Living in a tent near his bombed-out house, he says: "Public services are non-existent, houses are destroyed, and many have died because of landmines while we don't have a single hospital."

"We are living in hell."



For Iran’s Youth, Legacy of 2022 Clashes Shapes Presidential Race 

People walk through the old main bazaar of Tehran, Iran, Thursday, June 13, 2024. (AP)
People walk through the old main bazaar of Tehran, Iran, Thursday, June 13, 2024. (AP)
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For Iran’s Youth, Legacy of 2022 Clashes Shapes Presidential Race 

People walk through the old main bazaar of Tehran, Iran, Thursday, June 13, 2024. (AP)
People walk through the old main bazaar of Tehran, Iran, Thursday, June 13, 2024. (AP)

Atousa joined angry protests against Iran's rulers in 2022 that loyalists like Reza helped crush. Two years on, the two young Iranians' political views remain at odds, reflecting a rift that will shape the outcome of presidential elections this week.

Now 22, Atousa says she will abstain from voting in Friday's ballot to choose a successor to Ebrahim Raisi after his death in a helicopter crash, regarding the exercise with derision. But Reza, 26, a religiously devout member of the hardline Basij militia, intends to vote, a contrasting view of the worth of the election that underscores the division in Iran.

All six candidates - five hardliners and a low-key moderate approved by a hardline watchdog body - have been wooing youthful voters in speeches and campaign messages, using social media to reach the 60% of the 85 million population aged under 30.

"This election, like all elections in Iran, is a circus. Why should I vote when I want the regime to be toppled?" Atousa told Reuters. She declined to be identified by her full name for security reasons.

"Even if it was a free and fair election and if all candidates could enter the race, the president in Iran has no power," she said.

The hashtag #ElectionCircus has been widely posted on social media platform X by Iranians in the past few weeks, while some Iranians at home and abroad have called for an election boycott.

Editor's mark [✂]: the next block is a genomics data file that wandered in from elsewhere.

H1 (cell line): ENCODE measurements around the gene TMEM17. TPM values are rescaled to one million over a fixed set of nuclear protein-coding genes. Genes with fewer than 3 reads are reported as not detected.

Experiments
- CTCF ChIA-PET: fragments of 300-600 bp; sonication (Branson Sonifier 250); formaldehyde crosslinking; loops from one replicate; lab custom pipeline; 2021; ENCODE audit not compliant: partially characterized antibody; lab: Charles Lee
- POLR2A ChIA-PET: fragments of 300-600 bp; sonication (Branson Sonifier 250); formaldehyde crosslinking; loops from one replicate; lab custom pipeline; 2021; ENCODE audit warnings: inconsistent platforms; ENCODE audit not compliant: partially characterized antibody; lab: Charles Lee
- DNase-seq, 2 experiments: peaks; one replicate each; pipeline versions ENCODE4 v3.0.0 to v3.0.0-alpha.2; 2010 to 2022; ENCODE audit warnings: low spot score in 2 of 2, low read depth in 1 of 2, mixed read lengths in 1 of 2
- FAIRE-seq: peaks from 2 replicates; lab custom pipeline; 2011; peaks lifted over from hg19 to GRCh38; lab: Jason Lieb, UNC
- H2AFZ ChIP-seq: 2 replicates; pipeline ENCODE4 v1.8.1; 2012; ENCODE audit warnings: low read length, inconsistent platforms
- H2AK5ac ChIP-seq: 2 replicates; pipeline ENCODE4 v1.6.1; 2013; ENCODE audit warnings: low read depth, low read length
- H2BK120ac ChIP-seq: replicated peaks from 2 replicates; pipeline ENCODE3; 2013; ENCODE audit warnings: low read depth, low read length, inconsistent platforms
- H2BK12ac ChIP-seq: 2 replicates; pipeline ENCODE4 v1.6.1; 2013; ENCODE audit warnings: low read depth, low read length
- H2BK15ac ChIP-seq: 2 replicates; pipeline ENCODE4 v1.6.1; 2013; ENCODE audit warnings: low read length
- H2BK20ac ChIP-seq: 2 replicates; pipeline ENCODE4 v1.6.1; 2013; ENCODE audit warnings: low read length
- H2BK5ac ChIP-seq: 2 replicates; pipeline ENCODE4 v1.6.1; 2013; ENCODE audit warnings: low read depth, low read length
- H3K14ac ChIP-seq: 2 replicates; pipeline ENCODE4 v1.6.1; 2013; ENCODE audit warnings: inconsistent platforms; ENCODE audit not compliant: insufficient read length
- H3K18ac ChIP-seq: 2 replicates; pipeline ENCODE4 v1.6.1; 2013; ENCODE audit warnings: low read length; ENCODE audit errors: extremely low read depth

Under Iran's clerical system, the elected president runs the government day-to-day but his powers are circumscribed by those of the hardline supreme leader Ali Khamenei, who has the last word on top issues such as nuclear and foreign policy.

'RELIGIOUS DUTY TO VOTE'

Like many women and young Iranians, Atousa joined protests in 2022 sparked by the death of a young Kurdish woman, Mahsa Amini, in police custody, following her arrest for allegedly violating Iran's mandatory religious dress code.

The unrest spiraled into the biggest show of opposition to Iran's clerical rulers in years.

Atousa, then a student, was arrested during the protests and her dream of becoming an architect was shattered when she was expelled from university as a punishment for participating in the demonstrations.

The Basij, a plain-clothes arm of the elite Revolutionary Guards, deployed alongside uniformed security during the 2022 unrest and helped suppress demonstrations with deadly force.

Over 500 people including 71 minors were killed in the protests, hundreds injured and thousands arrested in unrest that was eventually crushed by security forces, rights groups said.

Iran carried out seven executions linked to the unrest. Authorities have not given any official estimated death toll, but said dozens of security forces were killed in "riots".

"I will sacrifice my life for the leader and the Islamic Republic. It is my religious duty to vote. My participation will strengthen the Nezam (system)," said Reza, from the low-income Nazi Abad district in south Tehran.

Reza said he will support a hardline candidate who champions Khamenei's "resistance economy", a phrase meaning economic self-sufficiency, strengthening trade ties with regional neighbors and improving economic interaction with China and Russia.

The economy is beset by mismanagement, state corruption and sanctions reimposed since 2018 after the US ditched Tehran's 2015 nuclear pact with six world powers.

Reza and Atousa, both born after the 1979 revolution, have regrets about the 2022 demonstrations, albeit for different reasons.

Reza blames the protests for bringing mounting pressure on Iran from Western countries, which imposed sanctions on Iranian security forces and officials for alleged human rights abuses. Iran accused Western powers of fomenting the unrest.

"I wish the protests had not taken place ... our enemies used it as a pretext to mount pressure on our country," he said.

Atousa looks back on that period with sadness.

"I was hopeful," she said. "I thought finally the change will come and I will be able to live a life with no suppression in a free country ... I paid a heavy price, but the regime is still here."